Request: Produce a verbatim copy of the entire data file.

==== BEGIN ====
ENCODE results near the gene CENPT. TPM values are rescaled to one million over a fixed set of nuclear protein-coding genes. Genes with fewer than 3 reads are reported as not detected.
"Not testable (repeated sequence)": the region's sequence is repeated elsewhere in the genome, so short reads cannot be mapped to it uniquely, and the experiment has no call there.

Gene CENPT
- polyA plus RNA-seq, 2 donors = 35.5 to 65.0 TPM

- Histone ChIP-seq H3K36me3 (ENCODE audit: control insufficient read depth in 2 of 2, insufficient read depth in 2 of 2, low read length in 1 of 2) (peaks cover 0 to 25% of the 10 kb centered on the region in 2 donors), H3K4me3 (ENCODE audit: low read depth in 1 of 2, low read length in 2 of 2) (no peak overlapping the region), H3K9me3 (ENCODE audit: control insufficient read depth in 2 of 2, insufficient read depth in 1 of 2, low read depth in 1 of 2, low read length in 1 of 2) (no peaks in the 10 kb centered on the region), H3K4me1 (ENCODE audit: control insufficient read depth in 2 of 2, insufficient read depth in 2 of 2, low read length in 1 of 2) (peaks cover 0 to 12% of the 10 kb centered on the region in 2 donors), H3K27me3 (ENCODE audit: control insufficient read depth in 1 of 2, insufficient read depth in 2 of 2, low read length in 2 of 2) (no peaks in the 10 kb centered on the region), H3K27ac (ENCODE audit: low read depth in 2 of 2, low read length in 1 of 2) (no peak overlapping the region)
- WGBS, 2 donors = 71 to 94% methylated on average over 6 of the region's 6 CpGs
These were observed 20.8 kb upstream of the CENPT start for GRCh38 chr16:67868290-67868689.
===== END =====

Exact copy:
ENCODE results near the gene CENPT. TPM values are rescaled to one million over a fixed set of nuclear protein-coding genes. Genes with fewer than 3 reads are reported as not detected.
"Not testable (repeated sequence)": the region's sequence is repeated elsewhere in the genome, so short reads cannot be mapped to it uniquely, and the experiment has no call there.

Gene CENPT
- polyA plus RNA-seq, 2 donors = 35.5 to 65.0 TPM

- Histone ChIP-seq H3K36me3 (ENCODE audit: control insufficient read depth in 2 of 2, insufficient read depth in 2 of 2, low read length in 1 of 2) (peaks cover 0 to 25% of the 10 kb centered on the region in 2 donors), H3K4me3 (ENCODE audit: low read depth in 1 of 2, low read length in 2 of 2) (no peak overlapping the region), H3K9me3 (ENCODE audit: control insufficient read depth in 2 of 2, insufficient read depth in 1 of 2, low read depth in 1 of 2, low read length in 1 of 2) (no peaks in the 10 kb centered on the region), H3K4me1 (ENCODE audit: control insufficient read depth in 2 of 2, insufficient read depth in 2 of 2, low read length in 1 of 2) (peaks cover 0 to 12% of the 10 kb centered on the region in 2 donors), H3K27me3 (ENCODE audit: control insufficient read depth in 1 of 2, insufficient read depth in 2 of 2, low read length in 2 of 2) (no peaks in the 10 kb centered on the region), H3K27ac (ENCODE audit: low read depth in 2 of 2, low read length in 1 of 2) (no peak overlapping the region)
- WGBS, 2 donors = 71 to 94% methylated on average over 6 of the region's 6 CpGs
These were observed 20.8 kb upstream of the CENPT start for GRCh38 chr16:67868290-67868689.